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Like other page layout applications, InDesign allows users to control the appearance of every element on a page. It helps format elements with style sheets, which collect formatting attributes for easy replication. But that's where the similarities end. InDesign CS3 One-on-One: Style Sheets demonstrates why InDesign's style sheets are far more powerful than anything found in any other page layout program. Pioneering electronic publisher and author Deke McClelland goes to the heart of InDesign's style sheets, and discusses how they define and guide just about every other program feature. He covers how to format words, paragraphs, whole frames, objects, tables, and even entire stories with a single click. Exercise files accompany the course.
Download Deke's customized keyboard layouts for InDesign Style Sheets from the Exercise Files tab.
I am reticent to tell you what we are going to be talking about in this exercise, because all we are going to be doing is I am going to be introducing the project file, and I am going to show you how rough you would have had it if you didn't have Nested Styles and Auto Numbering inside InDesign CS3. But I don't want you skipping this movie and moving on to the next one, just figuring, well, if I am not going to learn a technique, forget about it. Because I think this is really going to help set the stage. You are really going to get a sense of just how amazingly useful these features are. Here I am looking at a document called Pages 194-195.indd.
It's another excerpt from the Photoshop CS3 One on One book, and its found inside of the 05 Nested Numbered Folder. Notice, there is a couple of things going on here. First of all, if you bring up the Character palette, you will see that I have already got the Step Leader and Step Number Character Styles right raring to go. So those styles that we created in the previous chapter. I have also gone ahead and cleared out all of the numbers in my list. So I am going to go ahead and zoom down here into the lower left region of the page here.
Let me give you a sense of what's going on with these paragraphs. I will go ahead and click at the outset of this paragraph that begins with the word, Fill, and I will enter the number 10 because this was actually Step 10 in the book, and then I will press Tab like so. Down here, these were bulleted items that are indented inside of the Step and they of course had bullet characters. You get to the bullet character on the Mac by pressing Option+8, and then you can press the Tab key after that.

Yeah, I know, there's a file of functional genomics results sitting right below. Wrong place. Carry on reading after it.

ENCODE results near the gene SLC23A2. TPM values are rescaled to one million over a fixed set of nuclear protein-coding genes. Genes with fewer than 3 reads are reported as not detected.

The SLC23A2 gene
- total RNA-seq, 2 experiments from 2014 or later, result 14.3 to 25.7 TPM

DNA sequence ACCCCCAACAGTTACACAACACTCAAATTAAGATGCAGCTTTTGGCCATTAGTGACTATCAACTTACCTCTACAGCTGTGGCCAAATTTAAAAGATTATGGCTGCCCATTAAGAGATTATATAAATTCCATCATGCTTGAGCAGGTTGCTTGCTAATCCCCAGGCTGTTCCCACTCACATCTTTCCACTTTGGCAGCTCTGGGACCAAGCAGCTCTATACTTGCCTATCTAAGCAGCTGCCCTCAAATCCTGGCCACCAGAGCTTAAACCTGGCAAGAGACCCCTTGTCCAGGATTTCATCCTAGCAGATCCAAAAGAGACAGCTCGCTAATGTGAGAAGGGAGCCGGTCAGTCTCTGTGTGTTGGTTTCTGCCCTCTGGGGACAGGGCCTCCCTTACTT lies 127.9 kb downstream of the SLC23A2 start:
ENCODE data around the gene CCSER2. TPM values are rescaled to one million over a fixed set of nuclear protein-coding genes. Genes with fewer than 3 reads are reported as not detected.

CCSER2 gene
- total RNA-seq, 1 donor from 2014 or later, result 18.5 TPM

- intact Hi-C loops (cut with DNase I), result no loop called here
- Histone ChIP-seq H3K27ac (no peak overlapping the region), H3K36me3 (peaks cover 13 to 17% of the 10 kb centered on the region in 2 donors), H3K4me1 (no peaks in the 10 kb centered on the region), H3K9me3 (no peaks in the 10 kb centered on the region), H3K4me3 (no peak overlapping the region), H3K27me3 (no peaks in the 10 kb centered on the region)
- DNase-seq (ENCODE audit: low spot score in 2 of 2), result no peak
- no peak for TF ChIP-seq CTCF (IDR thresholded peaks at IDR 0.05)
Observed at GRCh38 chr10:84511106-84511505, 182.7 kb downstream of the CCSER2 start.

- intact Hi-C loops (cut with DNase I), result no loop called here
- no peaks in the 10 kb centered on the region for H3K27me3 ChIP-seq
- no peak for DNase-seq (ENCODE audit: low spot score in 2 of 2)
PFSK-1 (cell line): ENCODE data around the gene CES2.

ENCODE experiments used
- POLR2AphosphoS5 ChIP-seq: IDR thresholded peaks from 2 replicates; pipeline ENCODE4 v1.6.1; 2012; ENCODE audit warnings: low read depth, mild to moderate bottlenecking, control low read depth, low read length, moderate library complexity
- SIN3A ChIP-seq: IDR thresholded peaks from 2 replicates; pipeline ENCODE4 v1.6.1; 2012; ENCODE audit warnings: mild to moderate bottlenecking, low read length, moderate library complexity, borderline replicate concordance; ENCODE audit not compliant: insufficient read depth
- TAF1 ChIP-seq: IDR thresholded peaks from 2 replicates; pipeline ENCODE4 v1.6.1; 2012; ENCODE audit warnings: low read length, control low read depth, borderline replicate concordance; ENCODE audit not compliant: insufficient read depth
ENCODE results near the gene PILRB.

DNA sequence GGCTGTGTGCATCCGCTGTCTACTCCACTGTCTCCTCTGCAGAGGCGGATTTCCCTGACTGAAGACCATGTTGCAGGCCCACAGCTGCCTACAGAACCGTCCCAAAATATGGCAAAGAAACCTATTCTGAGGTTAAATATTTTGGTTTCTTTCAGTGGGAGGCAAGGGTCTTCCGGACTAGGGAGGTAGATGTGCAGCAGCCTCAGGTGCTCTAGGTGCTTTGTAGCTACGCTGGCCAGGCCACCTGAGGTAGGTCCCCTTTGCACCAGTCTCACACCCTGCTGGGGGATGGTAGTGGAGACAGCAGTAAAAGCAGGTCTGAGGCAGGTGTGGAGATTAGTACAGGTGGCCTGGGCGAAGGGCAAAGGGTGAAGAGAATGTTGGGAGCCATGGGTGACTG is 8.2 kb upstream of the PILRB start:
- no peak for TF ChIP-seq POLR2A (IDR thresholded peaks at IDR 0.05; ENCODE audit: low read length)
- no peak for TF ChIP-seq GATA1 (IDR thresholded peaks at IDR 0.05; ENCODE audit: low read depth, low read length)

On a PC, it's a little more cumbersome. You have to press and hold the Alt Key on the numerical keyboard. With the Alt key down, you dial in 0149, and then you release Alt, then I will press the Tab Key. Basically the idea there is you are dialing in the ASCII code from the old days. So press and hold Alt+0149 on the keypad, and then release the Alt Key and then press Tab, and that allows you to enter those bullet characters. Then I would go ahead and select this text right there, the Leader Text, and I would assign this Step Leader Style like so.
Then I would select the numbers in front of that, and then I would assign the Step Number Style, like that. That would take care of it. That's the properly formatted version of this lower region of the page. Now here is my big overarching point. There's 12 lessons inside every single one of my books, and every one of the lessons contains somewhere in the neighborhood of about 100 steps, give or take about 50 or so. So that gives you somewhere in the neighborhood of 1,200 steps to worry about, plus all of these bullets that you would have to format by hand. And bear in mind, where each one of the 1,200 steps is concerned, I had to apply two different styles, so that's a total of 2,400 different style applications.
It's mind numbing to have to style this stuff manually. It takes a ton of time and effort, whereas using Nested Styles and Auto Numbering, we will pull this off for this entire two page spread, and actually I was able to pull it off for my entire book, using a combination of a couple of Paragraph Styles. The Paragraph Styles are by the way right here inside the Paragraph Styles palette. If I twirl open the Step Styles folder, you can see that there is Step and Step Bullet. This guy right here is a representative of the Step Paragraph Style, and this guy right here is a representative of the Step Bullet Style.
We will combine those with our two Character Styles, Step Leader and Step Number, along with the Auto Numbering feature, new to InDesign CS3, and we will be able to style all of this stuff automatically. We will put InDesign in charge. You will see its an amazing thing, and its kind of a no-brainer. Now that you know Paragraph Styles and you know Character Styles, it makes a ton of sense to take advantage of Nested Styles on almost a paragraph by paragraph basis. You shall see if you join me in the next exercise.
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